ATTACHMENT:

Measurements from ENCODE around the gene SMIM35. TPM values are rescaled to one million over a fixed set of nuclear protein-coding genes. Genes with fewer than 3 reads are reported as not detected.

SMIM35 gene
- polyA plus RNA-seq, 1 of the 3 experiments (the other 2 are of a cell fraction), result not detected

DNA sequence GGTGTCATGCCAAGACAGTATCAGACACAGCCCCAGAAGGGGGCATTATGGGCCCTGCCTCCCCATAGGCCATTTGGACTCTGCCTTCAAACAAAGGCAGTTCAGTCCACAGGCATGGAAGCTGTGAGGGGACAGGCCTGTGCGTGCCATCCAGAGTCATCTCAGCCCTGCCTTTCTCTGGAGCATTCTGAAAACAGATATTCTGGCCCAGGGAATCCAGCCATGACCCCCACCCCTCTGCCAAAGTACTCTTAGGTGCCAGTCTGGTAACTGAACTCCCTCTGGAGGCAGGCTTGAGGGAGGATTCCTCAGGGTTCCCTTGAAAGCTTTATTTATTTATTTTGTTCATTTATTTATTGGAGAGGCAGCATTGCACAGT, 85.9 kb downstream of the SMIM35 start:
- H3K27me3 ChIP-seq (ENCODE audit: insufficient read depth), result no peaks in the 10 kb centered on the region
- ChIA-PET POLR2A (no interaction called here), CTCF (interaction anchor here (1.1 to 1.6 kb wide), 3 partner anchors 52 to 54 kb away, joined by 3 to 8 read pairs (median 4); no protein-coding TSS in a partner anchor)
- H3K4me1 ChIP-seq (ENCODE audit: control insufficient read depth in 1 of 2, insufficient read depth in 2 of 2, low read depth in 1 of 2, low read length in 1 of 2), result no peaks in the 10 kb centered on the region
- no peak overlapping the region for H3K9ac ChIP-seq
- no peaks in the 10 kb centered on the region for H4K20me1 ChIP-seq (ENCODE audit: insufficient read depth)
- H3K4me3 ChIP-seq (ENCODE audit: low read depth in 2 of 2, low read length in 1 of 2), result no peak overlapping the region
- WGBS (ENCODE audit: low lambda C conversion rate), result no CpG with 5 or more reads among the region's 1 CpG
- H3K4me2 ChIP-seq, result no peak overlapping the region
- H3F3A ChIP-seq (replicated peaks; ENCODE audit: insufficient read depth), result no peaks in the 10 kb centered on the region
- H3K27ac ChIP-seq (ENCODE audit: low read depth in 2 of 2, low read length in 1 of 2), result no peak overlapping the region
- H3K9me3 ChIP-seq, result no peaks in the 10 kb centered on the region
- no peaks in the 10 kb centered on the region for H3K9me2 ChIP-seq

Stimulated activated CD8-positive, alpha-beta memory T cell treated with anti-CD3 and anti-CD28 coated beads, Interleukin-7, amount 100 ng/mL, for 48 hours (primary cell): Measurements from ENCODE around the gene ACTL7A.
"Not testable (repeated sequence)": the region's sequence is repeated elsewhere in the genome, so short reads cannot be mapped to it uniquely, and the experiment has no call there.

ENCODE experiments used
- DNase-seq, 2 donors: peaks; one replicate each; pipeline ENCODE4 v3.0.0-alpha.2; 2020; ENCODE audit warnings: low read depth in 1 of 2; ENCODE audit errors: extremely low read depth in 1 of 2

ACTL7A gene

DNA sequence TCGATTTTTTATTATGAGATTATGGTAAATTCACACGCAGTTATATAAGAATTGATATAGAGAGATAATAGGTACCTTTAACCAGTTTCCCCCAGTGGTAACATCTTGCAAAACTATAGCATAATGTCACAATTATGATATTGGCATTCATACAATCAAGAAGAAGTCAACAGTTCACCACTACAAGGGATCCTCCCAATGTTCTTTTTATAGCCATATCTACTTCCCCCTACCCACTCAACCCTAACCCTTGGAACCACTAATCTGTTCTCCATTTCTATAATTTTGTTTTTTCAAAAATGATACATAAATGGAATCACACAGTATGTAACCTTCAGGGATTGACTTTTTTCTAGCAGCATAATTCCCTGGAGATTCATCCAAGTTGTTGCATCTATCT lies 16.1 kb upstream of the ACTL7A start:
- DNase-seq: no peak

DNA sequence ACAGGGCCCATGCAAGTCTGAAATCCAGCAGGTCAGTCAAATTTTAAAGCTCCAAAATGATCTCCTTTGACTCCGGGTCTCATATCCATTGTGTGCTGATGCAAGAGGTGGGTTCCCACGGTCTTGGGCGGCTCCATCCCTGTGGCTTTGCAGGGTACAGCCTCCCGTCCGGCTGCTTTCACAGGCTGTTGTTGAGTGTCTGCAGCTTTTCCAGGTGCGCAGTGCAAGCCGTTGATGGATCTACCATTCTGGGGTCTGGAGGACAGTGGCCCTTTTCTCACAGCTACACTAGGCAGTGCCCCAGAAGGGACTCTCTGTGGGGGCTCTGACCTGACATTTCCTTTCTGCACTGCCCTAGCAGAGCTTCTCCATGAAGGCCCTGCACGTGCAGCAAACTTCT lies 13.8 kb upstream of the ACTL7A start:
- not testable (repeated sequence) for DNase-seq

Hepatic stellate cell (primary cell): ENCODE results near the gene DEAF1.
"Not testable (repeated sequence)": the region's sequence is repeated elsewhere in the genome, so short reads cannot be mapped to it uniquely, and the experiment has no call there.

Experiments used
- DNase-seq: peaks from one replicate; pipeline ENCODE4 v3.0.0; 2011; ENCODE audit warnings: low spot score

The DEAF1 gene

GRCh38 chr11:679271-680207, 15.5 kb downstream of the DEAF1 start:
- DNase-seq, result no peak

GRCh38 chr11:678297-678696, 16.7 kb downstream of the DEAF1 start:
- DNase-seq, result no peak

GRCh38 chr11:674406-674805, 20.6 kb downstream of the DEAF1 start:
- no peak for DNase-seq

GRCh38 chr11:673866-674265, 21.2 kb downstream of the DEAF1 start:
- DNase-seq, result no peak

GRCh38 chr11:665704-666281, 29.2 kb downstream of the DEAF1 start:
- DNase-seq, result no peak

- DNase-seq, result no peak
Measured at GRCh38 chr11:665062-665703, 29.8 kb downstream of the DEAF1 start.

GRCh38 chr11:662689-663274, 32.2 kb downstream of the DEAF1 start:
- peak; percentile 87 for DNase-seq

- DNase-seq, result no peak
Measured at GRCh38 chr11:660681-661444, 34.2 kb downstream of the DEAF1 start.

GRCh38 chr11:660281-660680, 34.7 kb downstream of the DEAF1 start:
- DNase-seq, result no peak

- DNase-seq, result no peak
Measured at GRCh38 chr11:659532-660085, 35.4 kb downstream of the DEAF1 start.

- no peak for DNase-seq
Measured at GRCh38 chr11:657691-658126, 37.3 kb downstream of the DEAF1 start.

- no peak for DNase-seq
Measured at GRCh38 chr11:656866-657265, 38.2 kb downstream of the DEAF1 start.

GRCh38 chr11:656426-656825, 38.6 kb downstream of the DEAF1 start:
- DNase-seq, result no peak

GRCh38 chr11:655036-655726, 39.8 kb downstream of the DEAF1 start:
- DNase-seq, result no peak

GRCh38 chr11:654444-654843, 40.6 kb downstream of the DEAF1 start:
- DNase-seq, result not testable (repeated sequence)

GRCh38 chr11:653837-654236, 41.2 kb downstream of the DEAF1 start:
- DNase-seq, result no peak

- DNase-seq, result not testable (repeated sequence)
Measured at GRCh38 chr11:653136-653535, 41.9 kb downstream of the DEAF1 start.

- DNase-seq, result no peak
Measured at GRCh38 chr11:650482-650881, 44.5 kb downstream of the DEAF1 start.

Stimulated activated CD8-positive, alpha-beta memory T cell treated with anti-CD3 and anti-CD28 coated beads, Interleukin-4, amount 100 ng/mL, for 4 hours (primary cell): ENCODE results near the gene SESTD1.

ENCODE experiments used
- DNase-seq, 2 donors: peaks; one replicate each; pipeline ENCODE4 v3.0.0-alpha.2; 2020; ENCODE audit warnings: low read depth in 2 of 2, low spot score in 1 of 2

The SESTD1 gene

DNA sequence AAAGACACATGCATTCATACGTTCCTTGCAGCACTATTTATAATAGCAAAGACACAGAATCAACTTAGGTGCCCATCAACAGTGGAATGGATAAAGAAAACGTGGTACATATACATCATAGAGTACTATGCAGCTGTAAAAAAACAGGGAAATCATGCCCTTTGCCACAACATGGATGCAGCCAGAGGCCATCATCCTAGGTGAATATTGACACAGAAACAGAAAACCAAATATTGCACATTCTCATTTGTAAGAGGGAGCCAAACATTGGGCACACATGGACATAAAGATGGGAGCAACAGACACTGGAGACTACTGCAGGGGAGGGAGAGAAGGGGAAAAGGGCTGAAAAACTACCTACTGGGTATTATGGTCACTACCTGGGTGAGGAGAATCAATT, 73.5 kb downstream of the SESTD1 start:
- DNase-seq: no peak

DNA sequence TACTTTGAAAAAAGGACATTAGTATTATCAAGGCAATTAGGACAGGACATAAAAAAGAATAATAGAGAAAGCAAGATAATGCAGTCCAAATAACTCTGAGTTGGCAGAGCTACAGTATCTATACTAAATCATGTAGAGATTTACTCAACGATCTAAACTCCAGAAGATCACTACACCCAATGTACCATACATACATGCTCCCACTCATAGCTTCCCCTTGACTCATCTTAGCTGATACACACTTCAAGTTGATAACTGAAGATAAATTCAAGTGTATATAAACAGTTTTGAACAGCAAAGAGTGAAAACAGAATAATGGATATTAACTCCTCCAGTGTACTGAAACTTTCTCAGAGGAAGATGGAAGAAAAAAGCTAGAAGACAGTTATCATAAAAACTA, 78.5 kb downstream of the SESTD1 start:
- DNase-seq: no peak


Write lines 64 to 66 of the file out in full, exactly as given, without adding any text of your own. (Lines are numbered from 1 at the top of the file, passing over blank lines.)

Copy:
Measured at GRCh38 chr11:653136-653535, 41.9 kb downstream of the DEAF1 start.

- DNase-seq, result no peak
Measured at GRCh38 chr11:650482-650881, 44.5 kb downstream of the DEAF1 start.